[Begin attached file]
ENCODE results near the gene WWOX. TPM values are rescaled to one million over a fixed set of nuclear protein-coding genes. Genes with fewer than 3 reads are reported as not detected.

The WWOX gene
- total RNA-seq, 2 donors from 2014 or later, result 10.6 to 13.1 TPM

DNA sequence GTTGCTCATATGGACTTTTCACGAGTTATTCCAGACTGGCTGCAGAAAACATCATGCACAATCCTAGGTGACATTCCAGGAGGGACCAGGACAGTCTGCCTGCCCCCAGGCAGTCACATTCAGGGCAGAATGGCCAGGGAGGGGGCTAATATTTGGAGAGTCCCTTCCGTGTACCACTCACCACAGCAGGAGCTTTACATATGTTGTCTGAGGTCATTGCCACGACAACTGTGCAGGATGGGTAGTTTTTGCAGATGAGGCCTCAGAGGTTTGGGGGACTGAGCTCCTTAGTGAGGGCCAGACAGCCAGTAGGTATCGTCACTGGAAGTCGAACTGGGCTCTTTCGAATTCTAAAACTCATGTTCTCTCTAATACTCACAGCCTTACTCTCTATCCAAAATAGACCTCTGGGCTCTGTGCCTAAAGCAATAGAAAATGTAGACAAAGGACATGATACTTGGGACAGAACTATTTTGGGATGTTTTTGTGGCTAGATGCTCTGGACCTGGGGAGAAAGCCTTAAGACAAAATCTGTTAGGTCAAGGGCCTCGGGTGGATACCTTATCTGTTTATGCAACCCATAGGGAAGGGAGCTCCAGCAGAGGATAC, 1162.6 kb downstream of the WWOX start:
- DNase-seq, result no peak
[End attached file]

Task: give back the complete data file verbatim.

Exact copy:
ENCODE results near the gene WWOX. TPM values are rescaled to one million over a fixed set of nuclear protein-coding genes. Genes with fewer than 3 reads are reported as not detected.

The WWOX gene
- total RNA-seq, 2 donors from 2014 or later, result 10.6 to 13.1 TPM

DNA sequence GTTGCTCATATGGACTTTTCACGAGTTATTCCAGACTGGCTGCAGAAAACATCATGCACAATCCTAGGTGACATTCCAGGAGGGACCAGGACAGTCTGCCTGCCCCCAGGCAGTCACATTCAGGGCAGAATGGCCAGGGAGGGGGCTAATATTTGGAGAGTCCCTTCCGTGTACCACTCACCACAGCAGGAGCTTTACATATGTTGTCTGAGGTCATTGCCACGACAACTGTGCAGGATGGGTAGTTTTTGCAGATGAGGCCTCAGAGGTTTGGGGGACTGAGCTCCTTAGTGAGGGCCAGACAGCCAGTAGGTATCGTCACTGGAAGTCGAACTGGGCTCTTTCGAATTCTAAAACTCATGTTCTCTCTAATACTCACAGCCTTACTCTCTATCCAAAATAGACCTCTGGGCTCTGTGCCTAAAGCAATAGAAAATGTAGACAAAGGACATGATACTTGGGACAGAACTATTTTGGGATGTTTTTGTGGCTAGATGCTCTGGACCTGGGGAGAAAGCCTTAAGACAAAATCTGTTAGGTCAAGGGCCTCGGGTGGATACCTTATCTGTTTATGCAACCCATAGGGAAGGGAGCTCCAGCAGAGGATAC, 1162.6 kb downstream of the WWOX start:
- DNase-seq, result no peak